Chaplain’s Corner | Thirteenth Sunday after Pentecost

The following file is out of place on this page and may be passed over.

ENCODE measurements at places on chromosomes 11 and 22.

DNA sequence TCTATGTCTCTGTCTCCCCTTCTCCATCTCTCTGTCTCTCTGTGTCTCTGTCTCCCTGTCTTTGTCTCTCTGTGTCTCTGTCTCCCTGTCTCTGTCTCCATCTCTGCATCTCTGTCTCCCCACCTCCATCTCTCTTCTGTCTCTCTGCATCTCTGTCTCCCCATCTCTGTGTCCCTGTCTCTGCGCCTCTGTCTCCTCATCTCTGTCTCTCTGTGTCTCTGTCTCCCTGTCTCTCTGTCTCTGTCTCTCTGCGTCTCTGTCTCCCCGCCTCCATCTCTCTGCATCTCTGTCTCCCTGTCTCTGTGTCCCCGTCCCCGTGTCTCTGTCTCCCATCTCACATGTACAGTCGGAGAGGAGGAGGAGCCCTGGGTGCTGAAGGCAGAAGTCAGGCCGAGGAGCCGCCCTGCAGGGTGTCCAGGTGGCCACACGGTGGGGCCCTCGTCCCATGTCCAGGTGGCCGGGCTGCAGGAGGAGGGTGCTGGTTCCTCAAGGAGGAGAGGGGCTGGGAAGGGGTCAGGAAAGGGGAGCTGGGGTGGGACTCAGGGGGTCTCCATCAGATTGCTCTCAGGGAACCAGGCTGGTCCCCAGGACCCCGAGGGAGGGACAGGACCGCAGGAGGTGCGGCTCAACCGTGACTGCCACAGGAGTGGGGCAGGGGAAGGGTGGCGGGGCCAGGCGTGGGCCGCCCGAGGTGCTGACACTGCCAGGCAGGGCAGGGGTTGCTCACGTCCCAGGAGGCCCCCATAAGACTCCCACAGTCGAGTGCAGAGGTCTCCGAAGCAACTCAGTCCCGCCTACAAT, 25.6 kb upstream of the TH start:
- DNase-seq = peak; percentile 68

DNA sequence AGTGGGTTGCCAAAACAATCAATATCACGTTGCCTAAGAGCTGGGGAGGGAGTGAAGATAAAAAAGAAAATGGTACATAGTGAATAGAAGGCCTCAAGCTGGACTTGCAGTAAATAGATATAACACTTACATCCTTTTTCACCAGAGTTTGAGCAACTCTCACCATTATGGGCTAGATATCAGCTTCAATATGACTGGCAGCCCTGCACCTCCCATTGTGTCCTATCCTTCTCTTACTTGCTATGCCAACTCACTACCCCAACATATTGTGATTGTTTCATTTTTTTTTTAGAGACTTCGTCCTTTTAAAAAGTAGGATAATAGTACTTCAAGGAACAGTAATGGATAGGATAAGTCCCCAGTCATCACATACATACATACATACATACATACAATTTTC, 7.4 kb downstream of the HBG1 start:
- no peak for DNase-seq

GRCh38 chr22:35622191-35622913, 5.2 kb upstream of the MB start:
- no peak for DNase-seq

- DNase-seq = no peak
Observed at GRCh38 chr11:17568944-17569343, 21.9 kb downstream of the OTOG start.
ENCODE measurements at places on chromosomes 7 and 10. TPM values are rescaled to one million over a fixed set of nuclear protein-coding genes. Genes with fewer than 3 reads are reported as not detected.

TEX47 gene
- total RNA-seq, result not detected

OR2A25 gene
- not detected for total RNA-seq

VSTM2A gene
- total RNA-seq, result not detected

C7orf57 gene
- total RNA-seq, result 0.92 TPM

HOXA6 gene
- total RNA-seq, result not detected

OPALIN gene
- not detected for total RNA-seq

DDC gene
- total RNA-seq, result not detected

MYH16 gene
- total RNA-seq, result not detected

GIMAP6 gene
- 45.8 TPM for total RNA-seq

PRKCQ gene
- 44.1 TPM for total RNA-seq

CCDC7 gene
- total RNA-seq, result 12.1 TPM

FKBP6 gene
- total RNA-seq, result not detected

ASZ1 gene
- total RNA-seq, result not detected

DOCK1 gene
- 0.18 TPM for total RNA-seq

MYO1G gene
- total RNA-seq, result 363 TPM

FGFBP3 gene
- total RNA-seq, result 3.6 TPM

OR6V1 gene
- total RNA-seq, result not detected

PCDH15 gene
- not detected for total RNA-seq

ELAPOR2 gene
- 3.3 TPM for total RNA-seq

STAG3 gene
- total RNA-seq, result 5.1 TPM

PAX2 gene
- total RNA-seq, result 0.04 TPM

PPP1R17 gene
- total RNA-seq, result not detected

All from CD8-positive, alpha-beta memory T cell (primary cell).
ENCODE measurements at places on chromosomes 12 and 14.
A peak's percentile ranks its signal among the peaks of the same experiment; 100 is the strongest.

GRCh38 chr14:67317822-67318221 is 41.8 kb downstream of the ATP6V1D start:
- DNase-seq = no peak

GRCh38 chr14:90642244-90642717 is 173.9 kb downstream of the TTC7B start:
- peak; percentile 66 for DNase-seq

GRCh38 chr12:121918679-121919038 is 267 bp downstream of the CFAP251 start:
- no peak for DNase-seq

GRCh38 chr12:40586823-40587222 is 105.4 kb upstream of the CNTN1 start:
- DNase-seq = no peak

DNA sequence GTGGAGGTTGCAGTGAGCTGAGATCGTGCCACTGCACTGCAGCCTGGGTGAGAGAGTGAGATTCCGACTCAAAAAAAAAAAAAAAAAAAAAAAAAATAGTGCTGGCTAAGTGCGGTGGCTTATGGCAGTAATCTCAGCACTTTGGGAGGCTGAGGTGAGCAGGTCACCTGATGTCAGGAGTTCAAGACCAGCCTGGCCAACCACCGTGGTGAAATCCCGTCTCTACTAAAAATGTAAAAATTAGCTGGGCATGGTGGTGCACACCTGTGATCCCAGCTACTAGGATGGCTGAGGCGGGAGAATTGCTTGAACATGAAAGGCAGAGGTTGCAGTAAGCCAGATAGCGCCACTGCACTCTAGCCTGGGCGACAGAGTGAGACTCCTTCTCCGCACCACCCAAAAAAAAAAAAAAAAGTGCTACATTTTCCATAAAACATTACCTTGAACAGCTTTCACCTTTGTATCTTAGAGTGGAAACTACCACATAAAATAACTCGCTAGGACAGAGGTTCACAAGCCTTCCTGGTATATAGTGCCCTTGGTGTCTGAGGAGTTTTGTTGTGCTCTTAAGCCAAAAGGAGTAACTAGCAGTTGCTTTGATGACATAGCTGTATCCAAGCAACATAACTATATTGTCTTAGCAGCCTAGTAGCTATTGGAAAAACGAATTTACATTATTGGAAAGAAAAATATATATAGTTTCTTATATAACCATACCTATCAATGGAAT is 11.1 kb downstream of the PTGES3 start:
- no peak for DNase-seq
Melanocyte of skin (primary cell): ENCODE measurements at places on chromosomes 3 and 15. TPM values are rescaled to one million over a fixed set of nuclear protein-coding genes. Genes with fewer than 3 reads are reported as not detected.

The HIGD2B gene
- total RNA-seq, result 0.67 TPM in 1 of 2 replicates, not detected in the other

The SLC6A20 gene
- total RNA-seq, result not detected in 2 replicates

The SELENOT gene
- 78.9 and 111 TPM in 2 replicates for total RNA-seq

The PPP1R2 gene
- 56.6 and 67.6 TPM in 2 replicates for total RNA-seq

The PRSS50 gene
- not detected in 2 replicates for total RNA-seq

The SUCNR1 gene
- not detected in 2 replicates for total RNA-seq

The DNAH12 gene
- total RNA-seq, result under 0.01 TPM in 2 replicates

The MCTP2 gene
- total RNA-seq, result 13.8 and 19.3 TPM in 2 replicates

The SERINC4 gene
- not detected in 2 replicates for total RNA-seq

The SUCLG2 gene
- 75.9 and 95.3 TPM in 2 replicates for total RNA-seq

Thirteenth Sunday after Pentecost-Traditional Latin Mass-August 18, 2013  Galatians 3:22  Sed conclusit Scriptura omnia sub peccato, ut promissio ex fide Jesu Christi daretur credentibus; But the Scripture hath concluded all under sin, that the promise by the faith of Jesus Christ might be given to them that believe. Luke 17:17-18  Respondens autem Jesus, dixit:  Nonne decem mundati sunt? Et novem ubi sunt?  Non est inventus qui rediret, et daret gloriam Deo, nisi hic alienigena; And Jesus answering said:  Were not ten made clean?  And where are the nine?  There is no one found to return and give glory to God, but this stranger.  Dear Traditional Latin Mass Faithful and Friends, In Latin we say ex animo grato or ex anima grata, which means from a grateful soul or person, from a grateful heart.  In Latin we often pray: Gratias tibi Domine pro universis beneficiis tuis: I or we give thee thanks O Lord for your many and bountiful blessings and gifts to me.  To have a grateful heart is to see that one is blessed in so many ways, actually too many to count.  The prism of gratitude is a joyful and loving way to view God, others, and the world around us.  Gratitude in the heart is the key that opens us up to love.  Not to be grateful is to close one self off from love because then no one, nothing is ever good enough.  To be ungrateful is to be blind to the hand of God in even the simplest moments of life. When many of us were children we were taught to say prayers before and after all our meals, whether at home or elsewhere, no matter where we were.  In some families a different member would take his or her turn in making up a prayer.   Many recall the classic painting by Norman Rockwell for Thanksgiving Day, which shows a family with heads bowed down in prayer.  Those who were ever close to farm life know well the gratitude of a farm family after the harvest, even during difficult times, because they know how all depends on God.  Even though we must work hard, it is only by his grace that we have the strength to work and do our best to provide for ourselves and our families. I think that the practice of family prayer should be revived.  The traditional family prayers before and after meals are quite simple.  There are longer versions used in monasteries, convents, and seminaries.  Before meals we have traditionally prayed the following short prayer: Benedic, Domine, nos et haec tua dona quae de tua largitate sumus sumpturi.  Per Christum Dominum nostrum. Amen Bless us, O Lord, and these Thy gifts, which we are about to receive from Thy bounty, through Christ our Lord. Amen.  Then there is the traditional short family prayer after meals: Gratias agimus tibi, omnipotens Deus, pro universis beneficiis tuis, qui vivis et regnas in saecula saeculorum. Amen. Fidelium animae defunctorum  per misericordiam Dei requiescant in pace. Amen. We give Thee thanks, almighty God, for all Thy benefits, Who livest and reignest, world without end. Amen. May the souls of the faithful departed through the mercy of God rest in peace. Amen. Parents do their children a tremendous favor if they hand on to them a sincere and profound spirit of thankfulness, of gratitude.  Authentic gratitude gives us a refreshing perspective on life.  A grateful person is thankful most of all to our heavenly Father for the gift of His Son, Jesus Christ, especially made present to us in the Holy Eucharist, the Sacrament of Thanksgiving.    True gratitude brings happiness in this world and forever in the next.  We hope to spend an eternity adoring God, praising Him, and thanking Him for loving us so much that he brought about our salvation in our Lord and Savior, Jesus Christ. In Domino, Fr. Mark G. Mazza

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